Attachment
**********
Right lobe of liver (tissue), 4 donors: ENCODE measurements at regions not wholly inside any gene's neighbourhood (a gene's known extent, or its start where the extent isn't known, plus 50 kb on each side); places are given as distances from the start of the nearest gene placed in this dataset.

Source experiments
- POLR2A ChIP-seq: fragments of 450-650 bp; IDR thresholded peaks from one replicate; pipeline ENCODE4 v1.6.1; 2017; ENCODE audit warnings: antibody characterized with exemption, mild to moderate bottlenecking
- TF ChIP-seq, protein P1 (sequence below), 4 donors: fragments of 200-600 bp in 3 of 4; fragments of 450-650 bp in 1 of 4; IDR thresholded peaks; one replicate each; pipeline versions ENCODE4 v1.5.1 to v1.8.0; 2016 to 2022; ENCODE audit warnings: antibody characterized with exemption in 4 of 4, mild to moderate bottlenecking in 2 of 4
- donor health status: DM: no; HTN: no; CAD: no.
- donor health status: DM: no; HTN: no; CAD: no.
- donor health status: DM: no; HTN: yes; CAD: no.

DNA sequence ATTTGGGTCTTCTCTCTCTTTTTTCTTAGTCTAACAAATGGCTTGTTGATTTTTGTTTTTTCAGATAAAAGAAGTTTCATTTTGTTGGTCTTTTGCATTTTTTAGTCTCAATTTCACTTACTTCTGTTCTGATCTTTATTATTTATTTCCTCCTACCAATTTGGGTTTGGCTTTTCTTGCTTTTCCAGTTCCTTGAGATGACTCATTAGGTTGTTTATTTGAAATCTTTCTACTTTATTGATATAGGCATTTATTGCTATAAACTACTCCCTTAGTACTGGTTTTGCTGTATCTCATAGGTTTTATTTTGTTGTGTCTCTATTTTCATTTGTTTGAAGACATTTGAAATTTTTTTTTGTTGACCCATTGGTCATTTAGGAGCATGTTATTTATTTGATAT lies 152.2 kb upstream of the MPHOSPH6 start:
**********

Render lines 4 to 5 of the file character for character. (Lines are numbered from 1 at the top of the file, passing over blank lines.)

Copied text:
- TF ChIP-seq, protein P1 (sequence below), 4 donors: fragments of 200-600 bp in 3 of 4; fragments of 450-650 bp in 1 of 4; IDR thresholded peaks; one replicate each; pipeline versions ENCODE4 v1.5.1 to v1.8.0; 2016 to 2022; ENCODE audit warnings: antibody characterized with exemption in 4 of 4, mild to moderate bottlenecking in 2 of 4
- donor health status: DM: no; HTN: no; CAD: no.